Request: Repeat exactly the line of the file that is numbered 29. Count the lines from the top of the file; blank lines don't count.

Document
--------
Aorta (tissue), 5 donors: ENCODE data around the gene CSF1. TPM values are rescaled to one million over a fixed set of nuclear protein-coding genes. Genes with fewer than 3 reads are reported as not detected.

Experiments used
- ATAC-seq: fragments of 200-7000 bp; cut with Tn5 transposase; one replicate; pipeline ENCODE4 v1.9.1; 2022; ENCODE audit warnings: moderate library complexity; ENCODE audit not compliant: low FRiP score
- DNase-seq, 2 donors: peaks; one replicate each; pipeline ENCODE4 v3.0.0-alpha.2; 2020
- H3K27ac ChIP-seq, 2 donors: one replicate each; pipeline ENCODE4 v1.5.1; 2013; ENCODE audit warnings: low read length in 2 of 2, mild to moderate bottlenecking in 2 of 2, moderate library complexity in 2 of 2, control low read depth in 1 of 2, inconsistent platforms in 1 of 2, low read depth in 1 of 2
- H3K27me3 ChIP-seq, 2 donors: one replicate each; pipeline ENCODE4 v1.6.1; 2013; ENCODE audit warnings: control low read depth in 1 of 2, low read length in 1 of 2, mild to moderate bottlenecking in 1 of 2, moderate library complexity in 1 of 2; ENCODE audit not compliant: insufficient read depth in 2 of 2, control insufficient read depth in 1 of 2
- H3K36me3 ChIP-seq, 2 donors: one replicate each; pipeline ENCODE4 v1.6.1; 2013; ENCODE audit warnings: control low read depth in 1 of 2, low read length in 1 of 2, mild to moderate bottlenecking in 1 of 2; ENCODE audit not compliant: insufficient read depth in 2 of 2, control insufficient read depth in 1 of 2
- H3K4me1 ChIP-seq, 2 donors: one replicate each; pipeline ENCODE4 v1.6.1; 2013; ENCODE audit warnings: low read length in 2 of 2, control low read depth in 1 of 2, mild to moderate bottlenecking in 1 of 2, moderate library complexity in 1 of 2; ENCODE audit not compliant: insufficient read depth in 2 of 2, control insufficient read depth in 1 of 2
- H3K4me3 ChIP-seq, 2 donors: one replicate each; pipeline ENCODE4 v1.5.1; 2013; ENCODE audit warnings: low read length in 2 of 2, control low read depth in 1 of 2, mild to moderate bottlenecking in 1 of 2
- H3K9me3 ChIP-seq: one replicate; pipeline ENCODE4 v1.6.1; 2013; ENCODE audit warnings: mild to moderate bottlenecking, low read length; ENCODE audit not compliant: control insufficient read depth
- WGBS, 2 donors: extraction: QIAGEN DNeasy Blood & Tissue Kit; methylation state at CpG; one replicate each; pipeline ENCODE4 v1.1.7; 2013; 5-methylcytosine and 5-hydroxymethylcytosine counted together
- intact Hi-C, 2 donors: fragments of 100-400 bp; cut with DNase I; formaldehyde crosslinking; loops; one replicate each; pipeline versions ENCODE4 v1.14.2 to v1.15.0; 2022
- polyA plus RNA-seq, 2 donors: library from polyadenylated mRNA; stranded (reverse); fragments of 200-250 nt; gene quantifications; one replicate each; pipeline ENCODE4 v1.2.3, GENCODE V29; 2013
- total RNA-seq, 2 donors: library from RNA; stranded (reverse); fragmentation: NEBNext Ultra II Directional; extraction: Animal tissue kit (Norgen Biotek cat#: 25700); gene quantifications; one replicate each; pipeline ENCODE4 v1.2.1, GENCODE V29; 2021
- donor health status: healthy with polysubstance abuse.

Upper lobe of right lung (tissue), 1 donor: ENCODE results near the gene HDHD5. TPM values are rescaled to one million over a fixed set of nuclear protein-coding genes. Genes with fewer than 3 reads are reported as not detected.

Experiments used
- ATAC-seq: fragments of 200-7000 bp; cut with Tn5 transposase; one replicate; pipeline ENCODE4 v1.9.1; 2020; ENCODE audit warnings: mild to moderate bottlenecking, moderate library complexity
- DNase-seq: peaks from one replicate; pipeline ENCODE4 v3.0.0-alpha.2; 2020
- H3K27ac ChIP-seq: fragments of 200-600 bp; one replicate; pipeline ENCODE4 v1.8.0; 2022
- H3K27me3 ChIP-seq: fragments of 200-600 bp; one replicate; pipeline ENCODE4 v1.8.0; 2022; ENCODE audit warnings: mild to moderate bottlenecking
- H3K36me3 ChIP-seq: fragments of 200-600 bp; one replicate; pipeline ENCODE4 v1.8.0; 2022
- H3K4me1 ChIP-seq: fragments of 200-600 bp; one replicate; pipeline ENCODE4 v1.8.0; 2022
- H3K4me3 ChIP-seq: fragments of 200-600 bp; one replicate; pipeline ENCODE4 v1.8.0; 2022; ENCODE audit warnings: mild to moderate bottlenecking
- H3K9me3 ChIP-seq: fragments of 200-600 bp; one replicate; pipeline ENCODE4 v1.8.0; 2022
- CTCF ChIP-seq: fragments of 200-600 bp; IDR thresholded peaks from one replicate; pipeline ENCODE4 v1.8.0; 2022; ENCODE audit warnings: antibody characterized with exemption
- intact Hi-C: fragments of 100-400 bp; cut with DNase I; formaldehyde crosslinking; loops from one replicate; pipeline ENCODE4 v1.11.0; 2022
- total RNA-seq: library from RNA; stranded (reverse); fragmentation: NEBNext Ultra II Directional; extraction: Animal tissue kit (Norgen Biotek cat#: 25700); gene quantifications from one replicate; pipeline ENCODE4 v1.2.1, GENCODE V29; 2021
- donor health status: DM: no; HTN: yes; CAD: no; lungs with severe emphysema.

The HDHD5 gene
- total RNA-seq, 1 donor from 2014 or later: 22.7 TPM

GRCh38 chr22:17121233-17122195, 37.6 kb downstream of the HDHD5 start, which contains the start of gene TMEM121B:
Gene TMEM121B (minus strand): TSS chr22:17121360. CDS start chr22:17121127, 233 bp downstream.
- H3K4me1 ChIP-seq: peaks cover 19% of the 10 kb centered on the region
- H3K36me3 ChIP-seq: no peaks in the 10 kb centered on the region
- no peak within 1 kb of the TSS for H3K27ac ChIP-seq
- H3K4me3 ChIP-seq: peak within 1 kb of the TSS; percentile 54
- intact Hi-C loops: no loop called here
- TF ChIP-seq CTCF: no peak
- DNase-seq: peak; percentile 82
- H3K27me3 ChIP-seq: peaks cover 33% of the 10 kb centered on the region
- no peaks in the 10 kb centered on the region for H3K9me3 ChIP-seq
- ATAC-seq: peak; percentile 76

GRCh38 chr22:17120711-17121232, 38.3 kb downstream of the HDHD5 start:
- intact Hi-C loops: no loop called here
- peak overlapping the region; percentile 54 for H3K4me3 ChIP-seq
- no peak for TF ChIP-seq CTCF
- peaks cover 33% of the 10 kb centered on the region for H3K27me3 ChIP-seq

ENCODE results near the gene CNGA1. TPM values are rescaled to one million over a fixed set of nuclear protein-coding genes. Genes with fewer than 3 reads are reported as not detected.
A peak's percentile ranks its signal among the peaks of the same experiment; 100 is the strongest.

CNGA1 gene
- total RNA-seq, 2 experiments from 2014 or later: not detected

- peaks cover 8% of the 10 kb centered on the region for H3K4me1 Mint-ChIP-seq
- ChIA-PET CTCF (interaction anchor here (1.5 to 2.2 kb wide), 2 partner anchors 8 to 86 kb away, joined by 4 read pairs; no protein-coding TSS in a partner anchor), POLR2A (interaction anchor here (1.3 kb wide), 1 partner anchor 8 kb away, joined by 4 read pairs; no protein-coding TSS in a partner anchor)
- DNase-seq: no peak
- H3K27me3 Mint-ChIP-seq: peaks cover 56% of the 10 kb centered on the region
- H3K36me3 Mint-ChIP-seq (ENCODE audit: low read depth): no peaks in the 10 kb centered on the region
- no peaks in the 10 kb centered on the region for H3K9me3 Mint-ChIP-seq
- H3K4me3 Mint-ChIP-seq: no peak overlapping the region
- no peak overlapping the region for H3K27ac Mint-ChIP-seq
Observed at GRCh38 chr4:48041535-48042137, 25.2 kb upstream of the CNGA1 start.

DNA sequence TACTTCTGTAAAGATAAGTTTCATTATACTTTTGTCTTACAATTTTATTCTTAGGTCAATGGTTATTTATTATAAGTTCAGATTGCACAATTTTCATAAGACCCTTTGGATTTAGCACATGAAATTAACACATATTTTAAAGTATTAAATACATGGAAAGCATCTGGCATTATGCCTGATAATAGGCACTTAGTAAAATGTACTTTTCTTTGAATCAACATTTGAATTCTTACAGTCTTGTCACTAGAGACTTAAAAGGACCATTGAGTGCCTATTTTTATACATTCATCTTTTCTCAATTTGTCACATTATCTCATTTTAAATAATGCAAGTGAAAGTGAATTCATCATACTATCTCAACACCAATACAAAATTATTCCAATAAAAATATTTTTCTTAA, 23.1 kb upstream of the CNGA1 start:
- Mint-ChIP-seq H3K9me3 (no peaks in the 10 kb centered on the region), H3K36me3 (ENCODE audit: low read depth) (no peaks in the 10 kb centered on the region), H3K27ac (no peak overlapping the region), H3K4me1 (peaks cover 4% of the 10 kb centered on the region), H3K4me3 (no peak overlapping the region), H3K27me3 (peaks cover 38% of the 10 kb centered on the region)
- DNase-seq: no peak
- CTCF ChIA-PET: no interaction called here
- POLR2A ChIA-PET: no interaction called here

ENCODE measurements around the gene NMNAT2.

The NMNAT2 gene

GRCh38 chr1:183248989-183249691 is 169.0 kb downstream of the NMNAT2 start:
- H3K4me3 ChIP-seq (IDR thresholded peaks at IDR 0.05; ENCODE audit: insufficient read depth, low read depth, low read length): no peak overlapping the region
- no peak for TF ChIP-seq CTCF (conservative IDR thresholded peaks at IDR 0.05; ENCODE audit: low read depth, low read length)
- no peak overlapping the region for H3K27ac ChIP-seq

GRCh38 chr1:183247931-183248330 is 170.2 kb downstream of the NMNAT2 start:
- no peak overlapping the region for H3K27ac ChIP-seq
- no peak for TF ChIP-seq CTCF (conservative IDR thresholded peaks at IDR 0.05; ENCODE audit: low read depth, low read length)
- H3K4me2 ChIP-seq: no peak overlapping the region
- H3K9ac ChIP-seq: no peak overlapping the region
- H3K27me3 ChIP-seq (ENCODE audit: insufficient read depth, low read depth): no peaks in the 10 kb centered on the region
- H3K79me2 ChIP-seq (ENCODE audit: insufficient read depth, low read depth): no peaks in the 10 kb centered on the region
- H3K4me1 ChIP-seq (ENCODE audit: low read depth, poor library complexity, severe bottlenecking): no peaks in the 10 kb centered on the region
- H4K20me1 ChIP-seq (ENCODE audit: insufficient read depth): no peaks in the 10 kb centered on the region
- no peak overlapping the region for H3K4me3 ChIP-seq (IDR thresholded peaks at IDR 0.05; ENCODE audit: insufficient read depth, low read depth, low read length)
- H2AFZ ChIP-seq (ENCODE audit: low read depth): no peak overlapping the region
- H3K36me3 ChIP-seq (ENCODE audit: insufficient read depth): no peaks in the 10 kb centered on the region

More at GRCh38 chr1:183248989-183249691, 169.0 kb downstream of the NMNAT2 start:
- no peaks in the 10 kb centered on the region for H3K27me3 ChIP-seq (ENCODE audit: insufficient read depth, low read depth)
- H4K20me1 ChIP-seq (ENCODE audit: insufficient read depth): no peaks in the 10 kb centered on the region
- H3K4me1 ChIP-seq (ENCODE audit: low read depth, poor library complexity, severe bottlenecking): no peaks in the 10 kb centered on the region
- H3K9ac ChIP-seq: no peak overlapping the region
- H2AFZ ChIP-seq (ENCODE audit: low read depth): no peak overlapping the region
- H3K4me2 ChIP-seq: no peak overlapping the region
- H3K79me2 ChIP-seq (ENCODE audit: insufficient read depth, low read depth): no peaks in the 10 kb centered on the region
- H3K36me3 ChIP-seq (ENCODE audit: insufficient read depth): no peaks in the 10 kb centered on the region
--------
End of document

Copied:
- donor health status: DM: no; HTN: yes; CAD: no; lungs with severe emphysema.